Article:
White House Employees Are Dealing With More Than Your "Run-Of-The-Mill" Employee Dysfunction, Says Expert

White House Employees Are Dealing With More Than Your "Run-Of-The-Mill" Employee Dysfunction, Says Expert

When your workplace is toxic, it affects every area of your life. 

By Marianne Garvey

Is it really a healthy work environment when you can't even keep up with who your co-workers are? Hello, White House. But it's not just our government. Haven't most of us at one point been employed by a company or boss who - literally - made us sick?

How does a workplace turn into hell?

Ask a Manager workplace expert Alison Green explains that that kind of culture always comes from the top. 

"If you are seeing from the top they are setting that culture then you can’t change it," Green says. "It can only be fixed from the top."

If it doesn’t look like it will change, there’s only one resolution—you have to leave.

“It is really bad for you, that work environment, for your mental and physical health,” she says. “It’s also bad for you in a way people don’t think about…If you stay in an environment like that for long, at your next job you end up carrying these dysfunctional ideas of work. If you have a terrible boss who shoots the messenger, or yells at you, people go to their next job in a healthy environment, and they are shut down and terrified. Then they engage in toxic behaviors that get them in trouble—they will hide mistakes or they won’t speak up when they think something is wrong.”

Green says it can hurt you professionally, because it’s not limited to the time you spent in the dysfunction.

“You should get out, it can really mess with your head,” she says. “You do get the immediate relief, but if you stay for a long time it can be hard to get out of those toxic patterns of thinking.”

There a few exceptions when you can stay. “You have to figure out if you are someone who can stay in the craziness and still be reasonably happy,” says Alison.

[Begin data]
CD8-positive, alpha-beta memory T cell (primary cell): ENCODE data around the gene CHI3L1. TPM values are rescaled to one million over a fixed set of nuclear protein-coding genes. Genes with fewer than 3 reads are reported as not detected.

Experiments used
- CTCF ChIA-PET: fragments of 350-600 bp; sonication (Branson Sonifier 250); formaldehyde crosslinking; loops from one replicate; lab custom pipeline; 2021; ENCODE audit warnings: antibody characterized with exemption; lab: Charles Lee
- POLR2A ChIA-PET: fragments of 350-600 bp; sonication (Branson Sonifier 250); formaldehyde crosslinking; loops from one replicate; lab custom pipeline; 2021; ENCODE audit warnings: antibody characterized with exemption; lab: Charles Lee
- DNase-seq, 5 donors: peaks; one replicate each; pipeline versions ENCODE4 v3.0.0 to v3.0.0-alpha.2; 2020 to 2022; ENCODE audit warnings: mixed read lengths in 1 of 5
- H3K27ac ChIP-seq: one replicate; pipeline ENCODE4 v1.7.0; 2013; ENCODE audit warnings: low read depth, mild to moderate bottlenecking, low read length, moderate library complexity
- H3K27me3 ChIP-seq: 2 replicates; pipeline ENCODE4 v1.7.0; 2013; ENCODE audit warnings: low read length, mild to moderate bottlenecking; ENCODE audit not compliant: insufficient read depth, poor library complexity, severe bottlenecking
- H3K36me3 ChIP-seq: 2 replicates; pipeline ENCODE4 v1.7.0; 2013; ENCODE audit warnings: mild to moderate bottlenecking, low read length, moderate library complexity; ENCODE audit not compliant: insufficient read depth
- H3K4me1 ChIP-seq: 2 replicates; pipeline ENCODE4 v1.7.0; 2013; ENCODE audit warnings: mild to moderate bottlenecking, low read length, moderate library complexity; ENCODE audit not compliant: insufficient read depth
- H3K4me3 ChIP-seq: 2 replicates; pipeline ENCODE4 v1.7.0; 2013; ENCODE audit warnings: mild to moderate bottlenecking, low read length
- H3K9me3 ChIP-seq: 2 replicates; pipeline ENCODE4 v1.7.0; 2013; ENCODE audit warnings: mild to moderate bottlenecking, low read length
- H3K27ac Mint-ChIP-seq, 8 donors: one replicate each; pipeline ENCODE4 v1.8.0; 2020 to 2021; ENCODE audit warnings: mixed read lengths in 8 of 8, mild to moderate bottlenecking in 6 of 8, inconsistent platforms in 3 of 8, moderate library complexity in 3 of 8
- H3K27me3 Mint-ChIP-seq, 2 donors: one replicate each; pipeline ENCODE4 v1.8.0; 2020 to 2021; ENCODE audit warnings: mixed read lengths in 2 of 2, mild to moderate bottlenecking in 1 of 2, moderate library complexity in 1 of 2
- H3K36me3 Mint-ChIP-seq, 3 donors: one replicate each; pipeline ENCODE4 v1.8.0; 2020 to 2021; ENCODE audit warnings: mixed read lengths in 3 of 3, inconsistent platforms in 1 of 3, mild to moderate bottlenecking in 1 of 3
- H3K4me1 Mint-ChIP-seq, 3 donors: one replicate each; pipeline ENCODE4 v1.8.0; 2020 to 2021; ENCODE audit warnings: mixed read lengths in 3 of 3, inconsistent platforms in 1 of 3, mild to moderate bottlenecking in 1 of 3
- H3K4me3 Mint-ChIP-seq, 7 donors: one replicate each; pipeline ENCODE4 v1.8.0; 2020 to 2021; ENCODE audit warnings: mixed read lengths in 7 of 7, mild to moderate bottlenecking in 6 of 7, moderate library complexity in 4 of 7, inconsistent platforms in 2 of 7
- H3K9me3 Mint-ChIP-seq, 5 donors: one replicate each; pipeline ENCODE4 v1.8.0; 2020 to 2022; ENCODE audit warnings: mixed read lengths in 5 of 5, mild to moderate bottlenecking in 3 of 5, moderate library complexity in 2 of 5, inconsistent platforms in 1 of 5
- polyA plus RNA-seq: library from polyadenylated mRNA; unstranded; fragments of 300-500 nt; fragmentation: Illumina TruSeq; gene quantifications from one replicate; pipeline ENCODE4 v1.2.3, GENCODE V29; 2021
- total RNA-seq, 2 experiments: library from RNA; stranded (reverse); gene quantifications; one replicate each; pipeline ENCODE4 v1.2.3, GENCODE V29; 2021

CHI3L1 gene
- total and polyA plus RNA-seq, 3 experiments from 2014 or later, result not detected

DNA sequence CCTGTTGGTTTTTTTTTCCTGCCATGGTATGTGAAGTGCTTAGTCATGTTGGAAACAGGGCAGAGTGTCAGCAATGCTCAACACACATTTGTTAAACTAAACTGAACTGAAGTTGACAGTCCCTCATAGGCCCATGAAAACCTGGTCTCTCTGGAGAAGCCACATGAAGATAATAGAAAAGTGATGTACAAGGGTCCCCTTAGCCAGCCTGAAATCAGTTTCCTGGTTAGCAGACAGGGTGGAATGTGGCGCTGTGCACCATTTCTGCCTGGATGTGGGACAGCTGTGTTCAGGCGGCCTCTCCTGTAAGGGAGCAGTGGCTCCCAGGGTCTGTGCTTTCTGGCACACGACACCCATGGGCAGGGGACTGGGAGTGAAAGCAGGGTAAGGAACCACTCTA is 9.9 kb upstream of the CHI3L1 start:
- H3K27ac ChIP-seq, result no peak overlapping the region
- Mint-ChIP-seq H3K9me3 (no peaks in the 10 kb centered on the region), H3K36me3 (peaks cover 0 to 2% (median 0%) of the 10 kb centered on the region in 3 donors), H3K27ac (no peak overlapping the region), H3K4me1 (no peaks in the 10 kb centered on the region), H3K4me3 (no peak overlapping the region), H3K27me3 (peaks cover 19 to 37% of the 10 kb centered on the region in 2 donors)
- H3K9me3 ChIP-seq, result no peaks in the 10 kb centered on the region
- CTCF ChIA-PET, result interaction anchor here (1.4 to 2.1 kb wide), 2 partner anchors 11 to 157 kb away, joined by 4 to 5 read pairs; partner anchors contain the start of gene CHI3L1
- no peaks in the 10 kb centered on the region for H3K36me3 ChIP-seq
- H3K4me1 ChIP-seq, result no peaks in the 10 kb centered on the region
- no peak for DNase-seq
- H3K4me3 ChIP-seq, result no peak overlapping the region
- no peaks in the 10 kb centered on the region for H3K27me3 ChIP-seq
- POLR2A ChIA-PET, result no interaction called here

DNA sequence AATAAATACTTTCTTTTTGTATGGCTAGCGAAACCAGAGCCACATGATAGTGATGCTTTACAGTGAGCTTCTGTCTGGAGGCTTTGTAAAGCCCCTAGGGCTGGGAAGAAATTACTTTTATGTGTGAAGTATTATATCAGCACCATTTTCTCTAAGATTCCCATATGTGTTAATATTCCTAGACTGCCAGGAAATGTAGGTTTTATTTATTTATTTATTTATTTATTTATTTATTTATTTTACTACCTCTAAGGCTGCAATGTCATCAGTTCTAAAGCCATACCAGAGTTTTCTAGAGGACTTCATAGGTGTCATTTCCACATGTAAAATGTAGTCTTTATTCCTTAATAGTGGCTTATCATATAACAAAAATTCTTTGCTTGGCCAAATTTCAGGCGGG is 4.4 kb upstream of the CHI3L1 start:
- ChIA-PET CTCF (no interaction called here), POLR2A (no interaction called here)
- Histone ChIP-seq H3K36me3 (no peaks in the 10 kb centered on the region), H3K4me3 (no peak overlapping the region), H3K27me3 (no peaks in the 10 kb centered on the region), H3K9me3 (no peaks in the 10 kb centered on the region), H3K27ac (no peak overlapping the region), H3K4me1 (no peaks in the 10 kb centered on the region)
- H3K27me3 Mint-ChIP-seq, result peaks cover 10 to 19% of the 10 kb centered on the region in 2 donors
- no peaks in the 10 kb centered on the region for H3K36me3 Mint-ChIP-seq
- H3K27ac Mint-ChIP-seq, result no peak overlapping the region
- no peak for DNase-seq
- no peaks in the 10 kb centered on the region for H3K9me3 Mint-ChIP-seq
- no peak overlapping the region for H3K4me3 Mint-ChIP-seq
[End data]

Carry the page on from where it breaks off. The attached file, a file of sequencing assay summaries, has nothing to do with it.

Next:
“Some people are thick skinned and not that emotionally invested in their work,” she says. “But can you be that person? Can you say ‘I hate my boss, but I’m getting these tradeoffs…in the case of the White House it’s the prestige of working there…But there’s a point where that doesn’t work.”

Green says from what she’s read, the White House employees are dealing with real workplace toxicity and “not run-of-the-mill dysfunction.”

“There’s the dysfunction you see from general incompetence, then there’s also more personality-driven, fear-based management style…The yelling, thrown under the bus at any minute, personal insults. That’s the kind of stuff I would never advise someone to stay and tolerate.”

Overall, a chaotic workplace is a recipe for misery and mental health issues, and Green says the term for a boss with a tyrannical style is probably “***hole.”

“It’s bad for everyone,” she says. “It’s bad for management too. You’re not gonna get the results you want, you’re not going to be able to produce great work. Everyone is going to make mistakes in the course of their work; how do you create an environment where that is productive?" 

Related Stories

Personal Space is Bravo's home for all things "relationships," from romance to friendships to family to co-workers. Ready for a commitment? Then Like us on Facebook to stay connected to our daily updates.

You May Also Like...
Recommended by Zergnet